OS X Yosemite
Mac OS X Yosemite was released last week as a free upgrade. Apple

A security researcher claims that Apple's latest desktop software secretly and silently uploads unsaved documents and email addresses to the company's servers without a user's knowledge.

According to Berlin-based hacker and security researcher Jeffrey Paul, changes made in Mac OS X Yosemite causes sensitive and private data to be automatically uploaded to Apple's servers.

Paul says that Apple changed the way in which Mac OS stores unsaved documents to enable Yosemite's new feature, "Continuity".

In previous versions of Mac OS X, unsaved documents were stored on a user's computer in a hidden "Saved Application State" folder, and were automatically re-opened when you relaunched the app.

In Yosemite, a user's unsaved documents and emails are sent to their iCloud Drive to allow them to continue working where they left off using iOS 8-enabled iPhones and iPads.

However, Paul discovered that documents he had created before installing Yosemite had also been uploaded to Apple's servers: an action he claims was done without his knowledge or permission.

"Apple has taken local files on my computer not stored in iCloud and silently and without my permission uploaded them to their servers – across all applications, Apple and otherwise," Paul said.

According to the researcher, this is the sequence of what happened:

  • Open text editor, create some new documents. Store PII [personally identifiable information], passwords, seed values, phone call notes, love letters, etc. in them.
  • Quit text editor.
  • Reopen text editor several times over the course of a year, add more notes. Previous notes remain, safely in ~/Library/Saved Application State/ on my local, encrypted computer.
  • Upgrade to Yosemite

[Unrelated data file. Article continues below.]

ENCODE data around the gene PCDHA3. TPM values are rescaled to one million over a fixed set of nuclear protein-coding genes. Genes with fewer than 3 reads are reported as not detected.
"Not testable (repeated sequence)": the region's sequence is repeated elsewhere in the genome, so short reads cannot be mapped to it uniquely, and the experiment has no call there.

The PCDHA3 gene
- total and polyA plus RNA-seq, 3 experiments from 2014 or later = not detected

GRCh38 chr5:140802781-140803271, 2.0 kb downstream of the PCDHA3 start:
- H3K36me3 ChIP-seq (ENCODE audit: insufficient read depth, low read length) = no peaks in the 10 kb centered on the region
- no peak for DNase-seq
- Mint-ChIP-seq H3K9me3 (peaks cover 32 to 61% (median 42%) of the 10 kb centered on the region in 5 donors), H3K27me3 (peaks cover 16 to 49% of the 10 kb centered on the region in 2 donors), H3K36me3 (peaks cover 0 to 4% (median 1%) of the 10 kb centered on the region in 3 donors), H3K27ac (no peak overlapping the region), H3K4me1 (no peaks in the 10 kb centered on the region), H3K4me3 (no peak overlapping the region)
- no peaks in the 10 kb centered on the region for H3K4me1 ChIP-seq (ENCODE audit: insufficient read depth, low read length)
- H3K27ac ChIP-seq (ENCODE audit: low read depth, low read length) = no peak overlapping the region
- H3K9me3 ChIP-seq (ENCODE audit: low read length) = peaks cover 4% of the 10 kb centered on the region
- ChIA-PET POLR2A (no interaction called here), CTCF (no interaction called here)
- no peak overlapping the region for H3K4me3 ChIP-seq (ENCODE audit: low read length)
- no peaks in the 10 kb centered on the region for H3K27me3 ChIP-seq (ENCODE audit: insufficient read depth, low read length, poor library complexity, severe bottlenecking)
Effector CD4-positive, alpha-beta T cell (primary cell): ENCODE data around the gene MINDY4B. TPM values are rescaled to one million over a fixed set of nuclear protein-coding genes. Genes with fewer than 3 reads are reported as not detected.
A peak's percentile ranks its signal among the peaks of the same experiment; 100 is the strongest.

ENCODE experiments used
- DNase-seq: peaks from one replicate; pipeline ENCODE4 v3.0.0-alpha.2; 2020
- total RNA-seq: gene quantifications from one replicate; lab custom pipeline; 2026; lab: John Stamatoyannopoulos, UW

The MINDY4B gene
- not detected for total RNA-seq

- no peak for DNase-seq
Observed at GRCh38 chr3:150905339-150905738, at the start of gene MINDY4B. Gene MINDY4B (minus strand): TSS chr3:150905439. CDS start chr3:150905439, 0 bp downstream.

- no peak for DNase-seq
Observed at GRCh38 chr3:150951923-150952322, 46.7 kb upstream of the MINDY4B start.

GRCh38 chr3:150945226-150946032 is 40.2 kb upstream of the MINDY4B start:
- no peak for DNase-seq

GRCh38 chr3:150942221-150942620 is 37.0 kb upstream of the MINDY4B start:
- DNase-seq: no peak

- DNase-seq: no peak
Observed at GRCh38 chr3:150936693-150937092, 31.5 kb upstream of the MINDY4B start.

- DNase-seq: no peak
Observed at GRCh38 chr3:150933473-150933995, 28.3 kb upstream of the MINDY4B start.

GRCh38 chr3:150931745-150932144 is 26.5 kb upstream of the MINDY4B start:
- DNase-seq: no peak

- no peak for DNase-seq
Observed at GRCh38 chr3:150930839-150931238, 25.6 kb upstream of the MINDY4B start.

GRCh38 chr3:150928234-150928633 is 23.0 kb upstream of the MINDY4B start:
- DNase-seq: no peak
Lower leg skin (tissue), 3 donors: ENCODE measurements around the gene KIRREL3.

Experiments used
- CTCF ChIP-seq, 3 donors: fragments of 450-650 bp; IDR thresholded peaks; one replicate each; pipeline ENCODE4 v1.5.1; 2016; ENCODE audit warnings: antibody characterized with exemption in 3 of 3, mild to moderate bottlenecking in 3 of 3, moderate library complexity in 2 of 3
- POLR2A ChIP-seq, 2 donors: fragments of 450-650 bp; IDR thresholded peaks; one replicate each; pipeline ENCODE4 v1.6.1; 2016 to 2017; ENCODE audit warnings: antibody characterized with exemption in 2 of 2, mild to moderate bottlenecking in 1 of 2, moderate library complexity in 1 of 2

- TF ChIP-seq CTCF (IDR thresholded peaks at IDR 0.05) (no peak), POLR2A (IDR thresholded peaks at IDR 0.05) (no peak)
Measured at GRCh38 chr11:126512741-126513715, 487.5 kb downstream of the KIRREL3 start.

• Notice that all of my locally-stored, "unsaved" documents open in my text editor have now been uploaded in full to a partner in NSA's PRISM program.

Paul says this happens for all applications that used the "saved application state" directory.

As well as uploading documents, Paul claims Yosemite synchronises email addresses of people you correspond with to their recent addresses service, even if you are not using an iCloud email account.

"This means that names and email addresses that are not in iCloud contacts, not synchronized to your device, and only available in an IMAP-accessed inbox are now being sent to Apple, silently," Paul says.

The security researcher, speaking to CSO Australia, also believes that while the Apple may claim it needs to upload such content to its servers to facilitate Continuity, this is simply not the case:

"Continuity, their cross-device open file syncing feature currently *requires* Bluetooth. It is an actual design limitation that it only works over a short range. There's no reason for those files to leave the room, yet they make a round-trip to Apple's servers."

Disabling Continuity

If you do not want files to be automatically sent to Apple's iCloud servers, turn the feature off using the following method:

  • Click on the Apple icon (top-left of your screen),
  • Select System Preferences,
  • Click on iCloud, and
  • Deselect the "Documents & Data" checkbox.

You can continue to upload and download documents to iCloud using Apple's iWork for iCloud apps. But your edited and unsaved documents will no longer be saved to iCloud, and you will lose automatic access to them on iOS 8 devices.

IBTimes UK has contacted Apple for a comment about these claims but has not received a response at the time of writing.

Autosaving documents to iCloud is not new feature for Apple's operating system, as it was introduced in previous versions of Mac OS X. However, it was not clear that Apple silently uploads all previous documents a user works on to the iCloud servers too.

However, it was not clear that Apple silently uploads all previous documents a user has worked on to the iCloud servers too.

This is just the latest security issue to hit Apple's iCloud system, with the service also coming under fire following the online publication of explicit celebrity images over the last two months.

To try and stem the tide of negative comments about its security and privacy credentials, Apple published a dedicated website about the issue with chief executive Tim Cook saying: "Security and privacy are fundamental to the design of all our hardware, software, and services, including iCloud and new services like Apple Pay."

Apple's privacy website says that all users' stored on Apple's iCloud is encrypted, as are connections made to Apple's servers, and that this data is not given to third-parties. It also says that the company, nor anyone else, cannot access data on devices using iOS 8 if the device is protected by a passcode.

The company has previously denied that it had any knowledge of Prism – the US National Security's Agency's programme to mine IT companies' servers for information – before it was revealed by Edward Snowden, or that it gives governments access to its servers.